Myth 1 according to Mr. Hurst is "Canada's pension system is insufficient for the delivery of adequate pension income." He then cites the Mercer Melbourne 2010 Global Pension Index as a source to assert that Canada is well positioned compared to the rest of the world with a number two rank on the pension adequacy sub-index. Fortunately, the Mercer study is available on the web here, so your faithful blogger, ever the nit-picking detail guy, happily dove into the Mercer documents to do a reality check.
- Mercer doesn't say that Canada's system is sufficient, it merely says that Canada's system is better than most of the other insufficient systems around the world. No country attains an A grade from Mercer as a "first-class and robust" pension system on an overall level and though Mercer does not actually assign grades on its three sub-indices, Canada's 75 score on the Adequacy sub-index would put into the B grade of "a sound structure with many good features ... but has some areas for improvement"
- Canada's score fell from 2009 to 2010 in Total and across every sub-index (p.19). Is that cause for complacency and doing nothing?
- Mercer's Adequacy entails a miserly low level of income. The Adequacy sub-index doesn't just use the CPP, it uses ten questions to arrive at a rating. Canada does comparatively well because of its score on the two heaviest weight questions (attachment 1, p.64). Question 1 assesses the ability to provide a pension to the aged poor. Thus, in Canada OAS/GIS enables people to receive 32% of the average single person's wage (0.32 x $40,600 = $13,000), which is, according to the OECD, where Mercer got its data on this question, enough to keep someone above the poverty line set at 30%. Whooppee, happy days, huh? It is ironic that Hurst should cite Mercer whose conclusion on Adequacy relies on OAS and GIS when his myth 3 says that those two programs are at risk because they are funded from general tax revenue. Would an increase in tangible funding to CPP through higher rates not then make sense? Q2 deals with a target income replacement rate. Mercer says the net (considering taxes and deductions) replacement rate of lifetime average earnings for a median income single earner should be in the range 70-100% and Canada is reasonably close at 63.6%. Lest these numbers seem to be a high target, Mercer reminds us that the lifetimes earnings model from OECD (found in Pensions at a Glance 2009 - gotta love the sly humour in that name for a 283 page document) on which the scores are based assume no real (though it does keep abreast of inflation) pay increase throughout a working career and should thus be targeted much higher than a replacement rate based on final salary. A median Canadian worker thus would get 0.636 x 40,600 = $25,820 to live on. Would that support an active fulfilling retirement or one that entails working to supplement income? Mercer themselves comment that "A net replacement rate below 70% of lifetime earnings suggests a significant reliance on voluntary savings" (p.24).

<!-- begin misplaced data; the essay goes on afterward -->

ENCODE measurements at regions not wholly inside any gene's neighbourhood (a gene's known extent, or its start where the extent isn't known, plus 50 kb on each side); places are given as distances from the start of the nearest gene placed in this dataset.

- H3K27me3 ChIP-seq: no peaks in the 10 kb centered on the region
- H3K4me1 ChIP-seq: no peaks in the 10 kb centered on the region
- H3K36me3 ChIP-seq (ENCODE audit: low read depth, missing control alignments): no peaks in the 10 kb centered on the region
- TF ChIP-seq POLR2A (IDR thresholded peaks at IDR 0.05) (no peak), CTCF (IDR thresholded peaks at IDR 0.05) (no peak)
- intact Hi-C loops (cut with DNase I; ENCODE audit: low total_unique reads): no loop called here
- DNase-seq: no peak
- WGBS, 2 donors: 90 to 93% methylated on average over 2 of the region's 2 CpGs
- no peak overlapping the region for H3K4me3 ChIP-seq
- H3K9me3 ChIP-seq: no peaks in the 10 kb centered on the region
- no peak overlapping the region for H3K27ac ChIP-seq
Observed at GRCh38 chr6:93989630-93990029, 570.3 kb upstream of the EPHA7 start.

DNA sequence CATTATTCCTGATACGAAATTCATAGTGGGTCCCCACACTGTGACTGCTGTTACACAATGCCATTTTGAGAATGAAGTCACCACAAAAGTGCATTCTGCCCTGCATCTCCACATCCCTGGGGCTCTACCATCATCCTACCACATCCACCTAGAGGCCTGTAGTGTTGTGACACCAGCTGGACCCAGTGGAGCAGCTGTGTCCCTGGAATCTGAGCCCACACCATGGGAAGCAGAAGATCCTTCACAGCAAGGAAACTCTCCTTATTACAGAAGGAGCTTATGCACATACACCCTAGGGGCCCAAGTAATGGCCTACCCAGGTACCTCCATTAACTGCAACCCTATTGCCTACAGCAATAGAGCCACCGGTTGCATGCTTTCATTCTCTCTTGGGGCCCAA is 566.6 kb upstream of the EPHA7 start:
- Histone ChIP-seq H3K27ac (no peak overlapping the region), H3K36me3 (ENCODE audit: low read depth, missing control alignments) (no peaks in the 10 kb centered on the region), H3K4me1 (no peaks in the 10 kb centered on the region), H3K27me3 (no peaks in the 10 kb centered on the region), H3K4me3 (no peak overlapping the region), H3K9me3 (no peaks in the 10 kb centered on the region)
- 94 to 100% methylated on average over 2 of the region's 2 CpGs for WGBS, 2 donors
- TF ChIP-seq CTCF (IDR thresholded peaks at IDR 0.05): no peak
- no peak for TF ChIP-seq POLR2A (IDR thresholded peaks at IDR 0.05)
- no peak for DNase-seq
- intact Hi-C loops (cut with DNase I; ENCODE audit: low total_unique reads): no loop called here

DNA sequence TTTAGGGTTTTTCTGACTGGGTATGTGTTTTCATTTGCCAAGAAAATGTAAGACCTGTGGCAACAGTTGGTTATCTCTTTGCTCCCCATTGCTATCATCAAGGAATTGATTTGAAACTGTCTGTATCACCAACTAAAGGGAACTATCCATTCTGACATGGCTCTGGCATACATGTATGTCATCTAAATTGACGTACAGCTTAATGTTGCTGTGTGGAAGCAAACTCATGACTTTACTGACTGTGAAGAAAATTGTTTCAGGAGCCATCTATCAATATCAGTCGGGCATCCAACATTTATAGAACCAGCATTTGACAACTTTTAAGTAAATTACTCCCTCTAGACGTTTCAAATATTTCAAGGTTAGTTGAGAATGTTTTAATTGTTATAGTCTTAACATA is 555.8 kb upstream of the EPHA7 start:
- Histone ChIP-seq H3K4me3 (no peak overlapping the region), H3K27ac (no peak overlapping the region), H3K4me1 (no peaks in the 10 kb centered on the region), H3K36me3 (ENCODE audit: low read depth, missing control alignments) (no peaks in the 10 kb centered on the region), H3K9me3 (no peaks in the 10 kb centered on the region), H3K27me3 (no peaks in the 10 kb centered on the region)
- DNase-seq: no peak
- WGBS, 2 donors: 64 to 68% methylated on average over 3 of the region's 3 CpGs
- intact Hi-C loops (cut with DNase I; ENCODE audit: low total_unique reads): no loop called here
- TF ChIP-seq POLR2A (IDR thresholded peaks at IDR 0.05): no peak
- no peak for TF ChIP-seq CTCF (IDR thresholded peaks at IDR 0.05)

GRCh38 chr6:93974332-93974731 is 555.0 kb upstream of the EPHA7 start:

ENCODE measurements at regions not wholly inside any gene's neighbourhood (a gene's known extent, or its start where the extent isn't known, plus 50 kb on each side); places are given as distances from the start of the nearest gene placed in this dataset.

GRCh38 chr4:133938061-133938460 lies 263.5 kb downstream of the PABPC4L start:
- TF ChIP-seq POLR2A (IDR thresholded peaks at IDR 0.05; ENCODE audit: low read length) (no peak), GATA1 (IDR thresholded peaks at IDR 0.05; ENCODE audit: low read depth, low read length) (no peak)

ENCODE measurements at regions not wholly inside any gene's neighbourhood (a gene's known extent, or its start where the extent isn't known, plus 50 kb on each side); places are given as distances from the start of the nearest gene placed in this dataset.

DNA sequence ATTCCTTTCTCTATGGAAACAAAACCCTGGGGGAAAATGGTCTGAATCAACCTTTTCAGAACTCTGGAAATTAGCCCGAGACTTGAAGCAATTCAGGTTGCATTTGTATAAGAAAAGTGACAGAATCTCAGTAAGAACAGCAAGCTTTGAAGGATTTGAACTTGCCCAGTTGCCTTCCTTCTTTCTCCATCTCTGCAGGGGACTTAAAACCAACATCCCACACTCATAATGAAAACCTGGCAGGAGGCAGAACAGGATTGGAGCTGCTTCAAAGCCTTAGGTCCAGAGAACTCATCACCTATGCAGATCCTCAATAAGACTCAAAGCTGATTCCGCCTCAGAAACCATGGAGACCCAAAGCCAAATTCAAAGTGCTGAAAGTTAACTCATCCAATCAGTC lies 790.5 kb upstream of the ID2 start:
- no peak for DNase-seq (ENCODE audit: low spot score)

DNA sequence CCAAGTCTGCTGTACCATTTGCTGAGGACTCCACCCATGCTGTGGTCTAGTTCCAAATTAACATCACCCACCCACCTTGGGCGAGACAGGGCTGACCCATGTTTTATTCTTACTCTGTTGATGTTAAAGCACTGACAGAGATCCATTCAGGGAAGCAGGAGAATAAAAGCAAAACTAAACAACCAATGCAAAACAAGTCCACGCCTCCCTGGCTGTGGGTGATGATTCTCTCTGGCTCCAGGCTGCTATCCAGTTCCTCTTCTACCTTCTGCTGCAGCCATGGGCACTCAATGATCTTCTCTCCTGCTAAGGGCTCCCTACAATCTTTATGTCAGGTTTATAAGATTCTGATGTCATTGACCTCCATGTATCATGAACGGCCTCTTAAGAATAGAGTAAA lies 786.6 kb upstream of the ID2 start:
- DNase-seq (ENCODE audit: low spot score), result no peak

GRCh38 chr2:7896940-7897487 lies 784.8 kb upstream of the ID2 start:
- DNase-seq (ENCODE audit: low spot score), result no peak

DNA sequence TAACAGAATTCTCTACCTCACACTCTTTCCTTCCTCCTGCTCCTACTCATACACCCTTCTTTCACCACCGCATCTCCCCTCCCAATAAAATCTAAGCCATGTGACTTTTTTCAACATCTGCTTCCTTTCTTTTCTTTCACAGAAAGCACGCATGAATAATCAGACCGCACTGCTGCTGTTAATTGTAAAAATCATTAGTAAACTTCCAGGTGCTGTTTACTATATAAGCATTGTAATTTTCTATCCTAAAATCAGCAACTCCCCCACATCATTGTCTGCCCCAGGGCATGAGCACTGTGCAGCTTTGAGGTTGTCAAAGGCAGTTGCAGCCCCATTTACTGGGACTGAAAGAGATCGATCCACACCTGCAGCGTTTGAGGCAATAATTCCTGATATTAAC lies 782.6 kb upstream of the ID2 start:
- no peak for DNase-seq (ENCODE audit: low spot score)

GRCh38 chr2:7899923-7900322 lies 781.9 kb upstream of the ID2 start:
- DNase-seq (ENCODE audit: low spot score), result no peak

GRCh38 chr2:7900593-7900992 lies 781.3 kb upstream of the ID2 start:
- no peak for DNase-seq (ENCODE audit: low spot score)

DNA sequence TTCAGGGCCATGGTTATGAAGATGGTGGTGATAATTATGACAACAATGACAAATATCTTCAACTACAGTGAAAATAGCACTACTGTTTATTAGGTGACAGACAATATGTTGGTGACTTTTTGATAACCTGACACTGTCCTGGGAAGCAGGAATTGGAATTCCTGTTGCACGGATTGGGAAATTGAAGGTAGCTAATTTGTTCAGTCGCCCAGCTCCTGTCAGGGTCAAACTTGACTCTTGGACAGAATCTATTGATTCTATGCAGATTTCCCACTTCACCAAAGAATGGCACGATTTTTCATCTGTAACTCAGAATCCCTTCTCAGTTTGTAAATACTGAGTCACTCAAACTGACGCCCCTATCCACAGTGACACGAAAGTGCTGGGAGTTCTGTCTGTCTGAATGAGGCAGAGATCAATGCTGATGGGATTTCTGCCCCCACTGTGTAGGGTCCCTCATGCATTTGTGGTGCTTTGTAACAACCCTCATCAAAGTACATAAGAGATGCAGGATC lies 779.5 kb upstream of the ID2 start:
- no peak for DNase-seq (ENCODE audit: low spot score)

As I have blogged before here and here, the CPP seems to offer a better solution to meet retirees' needs. Probably, changing the CPP by both raising the contribution rate and increasing the earnings limit on which CPP is deducted will both help. So what if "Expanding CPP benefits is a very complex undertaking that would likely have widespread repercussions for Canada's pension system overall"? Perhaps one of those repercussions might be a reduction in Hurst's pension consulting business as no-longer-so-necessary private pension savings declined. But is that a reason not to make changes?
His conclusion that Canada merely needs to deploy targeted solutions (harkening back to the notion that there is only a pension problem for a limited few, which I doubt, as expressed in this blog post) and leave aside CPP-enhancement, while somehow boosting employer-sponsored workplace pensions or individual retirement savings, ignores the failures and deficiencies of such options.
CPP enhancement certainly doesn't solve all pension problems. It only pays off gradually over many years as people work and earn a higher pension. Present-day retirees without sufficient savings won't get anything - we'll just have to keep working or buying lottery tickets and/or reduce our standard of living down towards that OAS/GIS level.
I'd like to see arguments more convincing and practical regarding CPP than what looks too much like self-interest or guilt by association from the fact that major labour unions are backing such proposals. Though the labour movement too often itself proposes stupid things merely for ideological reasons, we shouldn't make the same mistake should we?